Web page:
There is no end to the folly one might encounter through such deviation.

Thankfully I take responsibility and this search is not for justification but mostly for clarification. At first I found a wealth of knowledge amongst some of my own favorite popular traditionally published authors. I could list some sites, but I chose to make the reader search. In many cases these authors are still reliant upon their publishers and are sticking their necks out, or so it seems, to make these claims.

Many if not all, when they chose to, will relate the same story. The benefit they obtained in traditional publishing was that they received a check up front with promise of potential for more royalties after the initial royalties were able to pay the up frontage. Most will explain they never saw another dime. Some will mention that the three readers that did buy their books are some of their most ardent fans. The important and next reveal is what I was looking for.

They all were quite upfront in saying that the majority of the marketing was left to them. Though the publisher does offer some, it seems mostly contingent on what they have available in the budget. Guess what. A new author does not garner much in budget for these ‘standard’ services.

I felt a bit of weight lift there knowing that I was not doing any less or more than the traditionally published author. Now though comes the wrinkle.

The traditional publishers would prefer us to believe differently and have gone to some extent to obfuscate this in hazy claims to always giving marketing services.

It did not take long to run across some interesting ‘Professionals’ who reside in the most insidious part of this internet, The Forums.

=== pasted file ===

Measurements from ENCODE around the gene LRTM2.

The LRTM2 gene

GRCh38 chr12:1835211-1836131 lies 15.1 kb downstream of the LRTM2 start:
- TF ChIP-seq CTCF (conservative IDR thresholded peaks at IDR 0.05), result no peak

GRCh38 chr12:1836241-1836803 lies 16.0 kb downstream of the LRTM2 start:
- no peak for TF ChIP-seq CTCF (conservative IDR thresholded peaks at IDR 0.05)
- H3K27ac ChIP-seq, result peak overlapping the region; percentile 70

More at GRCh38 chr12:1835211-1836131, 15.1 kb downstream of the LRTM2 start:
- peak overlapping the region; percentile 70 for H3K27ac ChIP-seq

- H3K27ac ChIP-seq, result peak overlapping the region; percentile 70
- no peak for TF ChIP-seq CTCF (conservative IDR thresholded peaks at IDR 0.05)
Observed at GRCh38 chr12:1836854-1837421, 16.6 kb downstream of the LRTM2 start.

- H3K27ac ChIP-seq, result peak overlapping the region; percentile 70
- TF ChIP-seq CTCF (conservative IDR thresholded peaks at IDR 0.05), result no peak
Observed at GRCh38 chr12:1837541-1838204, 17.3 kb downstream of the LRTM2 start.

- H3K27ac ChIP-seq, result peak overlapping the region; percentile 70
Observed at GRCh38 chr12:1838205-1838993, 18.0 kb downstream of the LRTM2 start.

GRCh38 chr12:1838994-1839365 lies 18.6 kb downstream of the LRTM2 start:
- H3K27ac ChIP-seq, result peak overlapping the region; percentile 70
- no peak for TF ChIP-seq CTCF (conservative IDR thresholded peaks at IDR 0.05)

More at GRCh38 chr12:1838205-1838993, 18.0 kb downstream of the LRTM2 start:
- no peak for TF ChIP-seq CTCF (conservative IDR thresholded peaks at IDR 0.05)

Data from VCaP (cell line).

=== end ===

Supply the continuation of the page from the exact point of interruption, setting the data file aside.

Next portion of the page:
There are many professed insiders who have ‘worked’ in the industry as editor-agent-or somewhere within publishing. They have found it necessary to continually remind us of the myths of the industry.

I will only list this one and I’ll try not to let my opinion guide which one.
It’s a good article and sounds quite believable but suffers of vague fogginess in several areas one of those being the marketing end. There seems to be information missing to refute the actual claims in the alleged myth.

Personally after reading several of these I tend to go with the published authors that I know and the understanding that there is more truth in the truth we leave out of our explanation.

I did manage to come across one author whom I would like to share. This author seemed to have no problem with debunking the same myths and it makes a precious counterpoint to the people in the other half of the industry.

To highlight the frustrating and the sometime useless nature of the web I’d like to share this one. These make me wonder which planet these people are on.

I’ll grant this is old, but even then the only thing worth noting is the graphic at the top which makes some sense.

This article seems to suggest that anyone publishing e-books away from the traditional publishers is yet another scammer from some there-in named African country. Not to mention calling most self publishers plagiarists.I'll grant that he may mainly be referring to people scabbing things off the internet and charging for it which is a whole other ball of wax.

For those who need balance there is this one:

I’m not sure which way they are leaning or what they are selling.